By the end of the 20th century, General Electric (NYSE: GE) represented the epitome of bloated, mega-cap conglomerated largesse. Helmed by management hotshot Jack Welch, GE dabbled in everything from its traditional industrial manufacturing businesses, which included heavy capital goods like locomotives and jet engines, to household appliances and media property ownership (NBC). But its crown jewel was its finance arm, GE Capital, which was used to help customers finance the jet engines and the locomotives.
But after the turn of the millennium, GE wasn't so lucky. The bear market that began with the bursting of the tech bubble mauled the company's stock price, sending it down a full 56%. Prices recovered somewhat only to be hammered down by the 2008 Financial Crisis and resulting credit freeze, which threatened the very existence of the company.
While the stock is up 195% from those 2009 market lows, it's been a long road back and the price has more or less moved sideways for the last three years. But that may be about to change.
Jeff Immelt, the CEO that guided the company through the dangers of 2008, recently retired, handing the reins over to John Flannery. Prior to his promotion, Flannery ran GE's highly profitable healthcare unit (the same unit Immelt ran before his ascension to the C suite) and has been with the company since 1987. GE has always built a deep bench for management talent. From Welch to Immelt to Flannery, that tradition continues today, ensuring that the company will remain in capable hands.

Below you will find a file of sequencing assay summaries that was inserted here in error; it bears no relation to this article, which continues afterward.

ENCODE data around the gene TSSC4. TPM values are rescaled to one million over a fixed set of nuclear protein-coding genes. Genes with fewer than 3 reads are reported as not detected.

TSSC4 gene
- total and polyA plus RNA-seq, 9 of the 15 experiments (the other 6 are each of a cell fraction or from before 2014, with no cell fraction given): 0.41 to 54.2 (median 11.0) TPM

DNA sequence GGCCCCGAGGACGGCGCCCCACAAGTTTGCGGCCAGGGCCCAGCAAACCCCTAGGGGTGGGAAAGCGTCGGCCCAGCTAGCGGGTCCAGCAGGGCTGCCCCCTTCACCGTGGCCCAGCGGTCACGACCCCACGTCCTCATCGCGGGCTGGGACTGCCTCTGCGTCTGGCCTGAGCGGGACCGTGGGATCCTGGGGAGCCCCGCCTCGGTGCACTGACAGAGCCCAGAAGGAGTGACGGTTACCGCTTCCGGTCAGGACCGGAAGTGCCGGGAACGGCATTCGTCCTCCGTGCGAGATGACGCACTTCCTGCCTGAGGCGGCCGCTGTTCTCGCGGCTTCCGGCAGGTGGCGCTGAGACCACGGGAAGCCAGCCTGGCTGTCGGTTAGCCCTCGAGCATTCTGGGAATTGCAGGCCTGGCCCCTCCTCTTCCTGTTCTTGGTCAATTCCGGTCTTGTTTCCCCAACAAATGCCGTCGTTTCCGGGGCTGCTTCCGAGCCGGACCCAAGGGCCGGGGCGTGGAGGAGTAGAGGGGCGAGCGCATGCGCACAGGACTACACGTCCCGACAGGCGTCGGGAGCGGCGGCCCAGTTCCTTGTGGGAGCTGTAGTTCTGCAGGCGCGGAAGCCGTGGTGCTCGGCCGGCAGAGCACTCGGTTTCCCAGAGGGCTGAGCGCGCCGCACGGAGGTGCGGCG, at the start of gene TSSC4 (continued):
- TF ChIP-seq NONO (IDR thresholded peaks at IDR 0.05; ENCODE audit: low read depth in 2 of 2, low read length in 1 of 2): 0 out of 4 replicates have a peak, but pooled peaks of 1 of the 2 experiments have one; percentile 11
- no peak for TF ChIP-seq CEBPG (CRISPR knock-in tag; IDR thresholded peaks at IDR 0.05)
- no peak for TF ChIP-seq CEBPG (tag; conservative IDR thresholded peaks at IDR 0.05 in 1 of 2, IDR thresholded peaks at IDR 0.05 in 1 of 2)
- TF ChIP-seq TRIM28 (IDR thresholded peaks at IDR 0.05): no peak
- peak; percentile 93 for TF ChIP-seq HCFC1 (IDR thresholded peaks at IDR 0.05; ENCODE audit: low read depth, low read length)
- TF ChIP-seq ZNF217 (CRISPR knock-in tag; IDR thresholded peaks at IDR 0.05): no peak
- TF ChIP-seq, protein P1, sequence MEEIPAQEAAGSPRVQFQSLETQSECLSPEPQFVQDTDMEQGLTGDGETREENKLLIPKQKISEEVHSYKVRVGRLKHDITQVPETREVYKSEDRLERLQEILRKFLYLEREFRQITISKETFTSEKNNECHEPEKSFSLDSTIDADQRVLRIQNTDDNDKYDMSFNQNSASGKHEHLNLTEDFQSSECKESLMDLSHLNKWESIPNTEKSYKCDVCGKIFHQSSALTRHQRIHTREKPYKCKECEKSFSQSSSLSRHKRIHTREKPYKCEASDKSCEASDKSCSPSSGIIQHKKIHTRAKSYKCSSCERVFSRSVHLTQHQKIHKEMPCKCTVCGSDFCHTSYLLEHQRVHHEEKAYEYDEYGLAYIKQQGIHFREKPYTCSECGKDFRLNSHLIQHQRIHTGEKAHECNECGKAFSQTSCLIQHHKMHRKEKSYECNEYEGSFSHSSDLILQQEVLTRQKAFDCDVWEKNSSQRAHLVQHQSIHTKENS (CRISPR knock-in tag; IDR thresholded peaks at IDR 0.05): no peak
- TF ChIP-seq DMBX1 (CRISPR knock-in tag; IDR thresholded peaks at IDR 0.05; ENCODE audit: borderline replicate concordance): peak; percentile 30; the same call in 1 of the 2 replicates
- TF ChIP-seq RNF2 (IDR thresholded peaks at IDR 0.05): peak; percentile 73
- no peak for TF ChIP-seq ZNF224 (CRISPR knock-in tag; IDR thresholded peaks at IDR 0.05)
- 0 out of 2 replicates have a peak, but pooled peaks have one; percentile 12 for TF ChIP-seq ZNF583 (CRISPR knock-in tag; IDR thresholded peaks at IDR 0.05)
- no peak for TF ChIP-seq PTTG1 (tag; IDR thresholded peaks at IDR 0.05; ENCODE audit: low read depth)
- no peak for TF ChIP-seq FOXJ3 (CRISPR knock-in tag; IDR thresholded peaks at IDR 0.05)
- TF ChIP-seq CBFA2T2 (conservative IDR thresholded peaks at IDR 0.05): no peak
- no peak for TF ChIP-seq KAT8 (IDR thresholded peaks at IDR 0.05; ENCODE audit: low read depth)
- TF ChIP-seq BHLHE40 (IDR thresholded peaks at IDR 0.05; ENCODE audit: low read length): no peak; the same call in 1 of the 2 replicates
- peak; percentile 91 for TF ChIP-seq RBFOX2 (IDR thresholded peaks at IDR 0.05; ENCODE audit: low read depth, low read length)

The result was the new and improved GE Capital comprised of just three divisions: aviation services, energy financial services, and healthcare equipment finance. This move aligns the company's finance business more closely to its core industrial manufacturing business.
GE has also sold industrial assets to increase its focus. In order to speed up approval of its purchase of oil services provider Baker Hughes (NYSE: BHGE), GE sold its water unit for $3.4 billion and, most recently, agreed to sell its industrial electrical business to ABB (NYSE: ABB) for $2.6 billion. There's even a plan to sell off its venerable, yet woefully unprofitable consumer lighting business.
Going forward, the company will concentrate on its high margin businesses: aviation, healthcare, power generation, and energy, especially oil and gas. With that new focus, management projects that 90% of the company's earnings will be generated by the core businesses. This means $90 billion in cash can be returned to investors through dividends, share buybacks, and other transactions through 2018.
For 2017, the company expects to grow revenue by 1.7% to $125.8 billion over 2016's $123.7 billion. 2018 should be even stronger, with forecasted revenue 0f $131.4 billion, a 4.4% jump. On an earnings basis, the result would be 2017 EPS of $1.56, a 51% jump over 2016 EPS of $1.03, and 2018 EPS of $1.69.
Risks To Consider: The biggest risk to GE's successful execution is, naturally, the economy. The company is the quintessential multinational. Currently, the U.S. economy as well as capital-goods-hungry emerging economies are doing well. But this is always subject to change.
Also, Warren Buffett's Berkshire Hathaway (NYSE: BRK.A) recently unwound its position in GE (10.6 million shares) while buying 17.4 million shares of GE spinoff Synchrony Financial. While this could cause concern, it's more of a Buffett-driven move than a market-driven one. The Oracle of Omaha has always gravitated towards owning asset-rich businesses such as banks, railroads, and insurance companies. GE is getting rid of those types of businesses to concentrate on creating value organically through increased revenue and earnings.
Action To Take: GE shares currently trade at $24.40, a 25% discount to their 52-week high, with a forward P/E of 15.7 and an attractive 3.9% dividend yield. An expansion of the P/E to 18.6 would result in a price of $29, giving in a total return, when factoring in dividends, of 23% over a 12- to 18-month period.
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